Dayton invited lawmakers to keep working on the big three: business tax breaks, a bonding bill and Vikings stadium financing.
Republican legislative leaders blew past their self-imposed deadline to end the session Monday as DFL Gov. Mark Dayton urged lawmakers to stick around to finish their work.
"There is more that needs to be done," Dayton told journalists gathered outside his office. "I encouraged them to stay as long as they need to get all this resolved."
Dayton and Republicans who control the Legislature have been unable to broker a global solution on business tax breaks, a bonding package and a new stadium for the Minnesota Vikings.
Legislators recessed for several hours Monday afternoon so leaders could huddle with the governor to see if a deal could be reached. By early evening, leaders emerged to say they could no longer predict when the session might end and that they had made no significant progress toward an overall agreement.
"The three moving parts haven't changed," said House Speaker Kurt Zellers, R-Maple Grove. "I think I'm going to quit guessing on days." The Legislature's constitutional deadline for adjournment is May 21, although they had hoped for months to adjourn in April.
While GOP leaders toiled over the framework of an eventual deal, legislators made a last-ditch effort to patch together a tax relief bill that could stick.
"The time for compromise is over; we are giving him our best work," said House Taxes Chairman Greg Davids, R-Preston. "This is the bill."
Republicans are proposing $200 million in business tax breaks over the next three years that would freeze the statewide business property tax, increase incentives for investors in start-up businesses and offer a sales tax break on capital equipment purchases. Republicans added a Dayton proposal for tax breaks to companies that hire veterans.
To pay for all that, Republicans would pull about $43 million from the state's emergency budget reserves. GOP legislators are banking that new tax revenue from a strengthening economy would quickly refill the state's cash account.
Dayton opposes tapping the state's one-time reserves for ongoing tax breaks and has expressed concern the proposal could dramatically increase the state's projected deficit in coming years.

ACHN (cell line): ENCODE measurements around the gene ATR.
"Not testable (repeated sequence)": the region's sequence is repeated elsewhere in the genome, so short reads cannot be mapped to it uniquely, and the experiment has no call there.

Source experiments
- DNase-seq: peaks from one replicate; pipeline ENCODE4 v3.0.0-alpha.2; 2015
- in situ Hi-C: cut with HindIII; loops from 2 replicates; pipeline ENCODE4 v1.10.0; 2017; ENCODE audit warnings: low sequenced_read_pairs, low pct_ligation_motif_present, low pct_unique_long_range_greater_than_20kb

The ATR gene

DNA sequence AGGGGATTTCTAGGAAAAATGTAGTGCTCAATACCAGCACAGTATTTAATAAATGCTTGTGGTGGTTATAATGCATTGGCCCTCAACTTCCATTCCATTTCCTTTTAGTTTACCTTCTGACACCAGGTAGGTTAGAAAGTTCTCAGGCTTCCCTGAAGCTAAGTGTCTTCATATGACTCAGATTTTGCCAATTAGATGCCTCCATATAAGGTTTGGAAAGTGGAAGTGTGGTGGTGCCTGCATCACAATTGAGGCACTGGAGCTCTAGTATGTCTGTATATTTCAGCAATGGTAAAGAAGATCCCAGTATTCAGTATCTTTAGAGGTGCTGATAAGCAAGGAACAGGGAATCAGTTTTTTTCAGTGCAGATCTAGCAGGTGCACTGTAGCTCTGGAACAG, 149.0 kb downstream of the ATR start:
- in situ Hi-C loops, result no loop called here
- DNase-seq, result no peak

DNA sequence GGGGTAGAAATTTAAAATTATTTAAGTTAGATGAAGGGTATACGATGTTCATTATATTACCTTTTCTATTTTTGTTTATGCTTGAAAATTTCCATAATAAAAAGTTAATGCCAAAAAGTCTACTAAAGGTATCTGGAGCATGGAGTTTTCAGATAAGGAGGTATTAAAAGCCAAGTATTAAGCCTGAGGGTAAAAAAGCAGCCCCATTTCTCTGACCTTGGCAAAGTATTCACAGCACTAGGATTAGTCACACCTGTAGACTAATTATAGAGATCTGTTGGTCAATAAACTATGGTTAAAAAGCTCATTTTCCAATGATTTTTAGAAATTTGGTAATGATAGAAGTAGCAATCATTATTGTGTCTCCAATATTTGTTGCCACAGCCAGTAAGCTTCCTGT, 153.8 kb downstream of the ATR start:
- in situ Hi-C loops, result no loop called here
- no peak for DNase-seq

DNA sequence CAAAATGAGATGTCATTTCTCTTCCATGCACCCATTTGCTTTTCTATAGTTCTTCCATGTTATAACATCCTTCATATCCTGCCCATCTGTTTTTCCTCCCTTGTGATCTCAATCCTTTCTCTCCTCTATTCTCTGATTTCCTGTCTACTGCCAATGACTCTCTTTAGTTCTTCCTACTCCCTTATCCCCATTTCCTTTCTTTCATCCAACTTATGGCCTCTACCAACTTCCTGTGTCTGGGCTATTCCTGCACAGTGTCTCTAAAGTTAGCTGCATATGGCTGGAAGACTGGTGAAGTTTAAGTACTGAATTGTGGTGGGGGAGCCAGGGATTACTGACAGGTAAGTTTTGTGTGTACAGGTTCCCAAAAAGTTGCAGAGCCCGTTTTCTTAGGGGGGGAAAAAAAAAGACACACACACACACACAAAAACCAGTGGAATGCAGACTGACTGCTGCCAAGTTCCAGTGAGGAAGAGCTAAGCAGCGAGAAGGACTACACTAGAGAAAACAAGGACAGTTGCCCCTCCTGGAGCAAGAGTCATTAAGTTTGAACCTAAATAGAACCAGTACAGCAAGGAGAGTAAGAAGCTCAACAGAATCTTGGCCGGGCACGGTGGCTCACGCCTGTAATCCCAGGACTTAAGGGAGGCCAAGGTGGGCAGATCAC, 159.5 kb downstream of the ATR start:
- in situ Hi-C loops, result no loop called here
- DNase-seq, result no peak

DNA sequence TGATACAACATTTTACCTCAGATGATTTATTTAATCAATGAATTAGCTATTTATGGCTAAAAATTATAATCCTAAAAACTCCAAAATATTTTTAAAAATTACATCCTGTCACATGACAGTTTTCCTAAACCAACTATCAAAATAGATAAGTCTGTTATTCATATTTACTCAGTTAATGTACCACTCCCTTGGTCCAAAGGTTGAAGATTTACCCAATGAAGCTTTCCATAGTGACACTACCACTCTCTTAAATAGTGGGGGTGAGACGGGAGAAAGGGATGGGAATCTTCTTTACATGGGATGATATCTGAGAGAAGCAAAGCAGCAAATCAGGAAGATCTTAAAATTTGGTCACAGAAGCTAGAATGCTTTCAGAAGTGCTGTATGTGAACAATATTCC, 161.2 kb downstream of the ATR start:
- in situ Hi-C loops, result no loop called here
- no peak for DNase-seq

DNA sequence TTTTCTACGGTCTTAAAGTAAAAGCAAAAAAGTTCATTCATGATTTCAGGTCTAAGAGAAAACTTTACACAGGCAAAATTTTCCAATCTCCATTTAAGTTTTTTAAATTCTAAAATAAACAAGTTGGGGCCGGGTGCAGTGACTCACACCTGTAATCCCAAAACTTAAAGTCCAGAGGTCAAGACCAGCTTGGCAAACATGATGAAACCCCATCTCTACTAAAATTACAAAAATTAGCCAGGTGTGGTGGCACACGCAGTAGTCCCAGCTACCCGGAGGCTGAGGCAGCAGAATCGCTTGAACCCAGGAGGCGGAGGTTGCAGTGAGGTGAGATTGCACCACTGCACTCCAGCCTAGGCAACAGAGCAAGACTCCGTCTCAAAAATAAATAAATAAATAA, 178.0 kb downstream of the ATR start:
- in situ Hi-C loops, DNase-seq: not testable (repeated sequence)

Davids and Senate Taxes Chairwoman Julianne Ortman, R-Chanhassen, said they believe the tax breaks would spur economic activity and not be a drain on the state budget. "We need to do our best to help generate economic activity in this state," Ortman said.
Dayton said they remain a long way from agreement on a tax bill, a chief GOP priority. The governor has said he won't sign the tax bill without an agreement on a bonding bill and the stadium.
"We have some significant differences on the tax bill," Dayton said.
Both the House and Senate will come back into session Tuesday.
Dayton vetoed two bills Monday, one that would have required a physician to be present when an abortion pill is administered and another that would have allowed the state to opt out of the federal health care overhaul.
Dayton, in a letter to legislators, called the Legislature's health care bill "a drastic departure from our current system of shared state and federal responsibility for delivering health care services."
In what was a rare fit of bipartisan harmony, GOP legislators and Dayton's administration brokered a deal on this year's health and human services budget measure to restore funding for programs that had been slashed as part of last year's budget agreement.
"It's really an extraordinary accomplishment, especially in the context of the other difficulties we've had this session," Dayton said at a ceremonial signing. To applause, he said, "This is cooperative and this is bipartisan all the way."
The measure restores $4.7 million to the Emergency Medical Assistance program, which helps those who need dialysis and cancer treatment, and delays a $5.9 million cut to personal care attendants, who help people with disabilities attend to basic daily needs.
It also delays a rate cut to long-term care facilities, which means paying out an additional $20.6 million. That could give the state time to negotiate a deal with the federal government that could make the reduction unneeded.
Republican Sen. David Hann, R-Eden Prairie, said the cooperation shows that bipartisan agreement is possible.
"We're glad to be here and be a part of something good," said Hann, the chairman of the health and human services committee.
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